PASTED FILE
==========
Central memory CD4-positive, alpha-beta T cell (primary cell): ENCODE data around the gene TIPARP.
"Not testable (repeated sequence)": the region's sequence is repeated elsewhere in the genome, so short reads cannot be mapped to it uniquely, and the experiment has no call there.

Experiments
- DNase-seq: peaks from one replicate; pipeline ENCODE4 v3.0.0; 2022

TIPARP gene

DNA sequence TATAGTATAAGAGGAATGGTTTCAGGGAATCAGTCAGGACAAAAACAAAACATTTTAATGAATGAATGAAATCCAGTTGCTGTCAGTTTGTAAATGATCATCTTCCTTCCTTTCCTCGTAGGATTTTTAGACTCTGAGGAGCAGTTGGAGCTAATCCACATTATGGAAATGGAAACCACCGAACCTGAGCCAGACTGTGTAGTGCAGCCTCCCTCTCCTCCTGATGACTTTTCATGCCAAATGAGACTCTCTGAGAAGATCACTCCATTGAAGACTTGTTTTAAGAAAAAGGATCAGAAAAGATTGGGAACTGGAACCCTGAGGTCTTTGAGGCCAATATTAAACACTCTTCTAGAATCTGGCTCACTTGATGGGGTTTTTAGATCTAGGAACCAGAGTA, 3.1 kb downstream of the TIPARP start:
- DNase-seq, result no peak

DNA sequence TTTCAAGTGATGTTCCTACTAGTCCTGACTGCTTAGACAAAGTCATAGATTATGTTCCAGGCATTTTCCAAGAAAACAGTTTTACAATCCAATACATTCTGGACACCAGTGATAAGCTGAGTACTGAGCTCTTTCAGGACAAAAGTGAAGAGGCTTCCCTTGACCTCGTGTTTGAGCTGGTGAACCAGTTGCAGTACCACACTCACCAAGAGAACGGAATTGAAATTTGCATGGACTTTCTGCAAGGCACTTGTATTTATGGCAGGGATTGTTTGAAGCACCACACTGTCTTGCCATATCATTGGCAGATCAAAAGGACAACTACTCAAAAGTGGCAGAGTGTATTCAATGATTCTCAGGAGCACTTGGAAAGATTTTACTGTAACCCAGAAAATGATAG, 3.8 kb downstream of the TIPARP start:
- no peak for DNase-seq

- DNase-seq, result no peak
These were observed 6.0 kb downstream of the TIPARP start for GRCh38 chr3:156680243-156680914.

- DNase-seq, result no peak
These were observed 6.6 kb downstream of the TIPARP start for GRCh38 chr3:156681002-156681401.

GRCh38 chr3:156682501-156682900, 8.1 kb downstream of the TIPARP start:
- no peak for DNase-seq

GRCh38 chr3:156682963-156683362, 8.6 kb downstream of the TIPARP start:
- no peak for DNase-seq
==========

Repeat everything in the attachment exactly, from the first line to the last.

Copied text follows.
Central memory CD4-positive, alpha-beta T cell (primary cell): ENCODE data around the gene TIPARP.
"Not testable (repeated sequence)": the region's sequence is repeated elsewhere in the genome, so short reads cannot be mapped to it uniquely, and the experiment has no call there.

Experiments
- DNase-seq: peaks from one replicate; pipeline ENCODE4 v3.0.0; 2022

TIPARP gene

DNA sequence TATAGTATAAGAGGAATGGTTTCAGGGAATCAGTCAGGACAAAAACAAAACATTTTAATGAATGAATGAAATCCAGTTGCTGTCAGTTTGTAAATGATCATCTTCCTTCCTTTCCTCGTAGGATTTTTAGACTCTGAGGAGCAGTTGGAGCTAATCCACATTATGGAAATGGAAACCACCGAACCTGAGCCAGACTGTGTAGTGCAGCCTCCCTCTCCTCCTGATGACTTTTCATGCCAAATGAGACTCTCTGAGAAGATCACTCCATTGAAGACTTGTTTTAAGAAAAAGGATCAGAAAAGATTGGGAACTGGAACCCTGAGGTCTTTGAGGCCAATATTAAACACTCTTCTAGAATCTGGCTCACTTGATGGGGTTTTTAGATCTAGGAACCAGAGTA, 3.1 kb downstream of the TIPARP start:
- DNase-seq, result no peak

DNA sequence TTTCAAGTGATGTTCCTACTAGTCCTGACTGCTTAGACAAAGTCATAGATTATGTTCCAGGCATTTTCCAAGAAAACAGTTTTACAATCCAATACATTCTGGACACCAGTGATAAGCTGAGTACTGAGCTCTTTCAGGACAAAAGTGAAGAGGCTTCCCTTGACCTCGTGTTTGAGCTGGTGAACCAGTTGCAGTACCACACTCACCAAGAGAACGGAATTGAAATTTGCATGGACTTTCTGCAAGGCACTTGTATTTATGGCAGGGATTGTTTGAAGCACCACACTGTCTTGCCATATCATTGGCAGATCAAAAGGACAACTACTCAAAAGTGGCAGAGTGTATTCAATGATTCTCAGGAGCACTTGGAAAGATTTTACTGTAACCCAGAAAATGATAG, 3.8 kb downstream of the TIPARP start:
- no peak for DNase-seq

- DNase-seq, result no peak
These were observed 6.0 kb downstream of the TIPARP start for GRCh38 chr3:156680243-156680914.

- DNase-seq, result no peak
These were observed 6.6 kb downstream of the TIPARP start for GRCh38 chr3:156681002-156681401.

GRCh38 chr3:156682501-156682900, 8.1 kb downstream of the TIPARP start:
- no peak for DNase-seq

GRCh38 chr3:156682963-156683362, 8.6 kb downstream of the TIPARP start:
- no peak for DNase-seq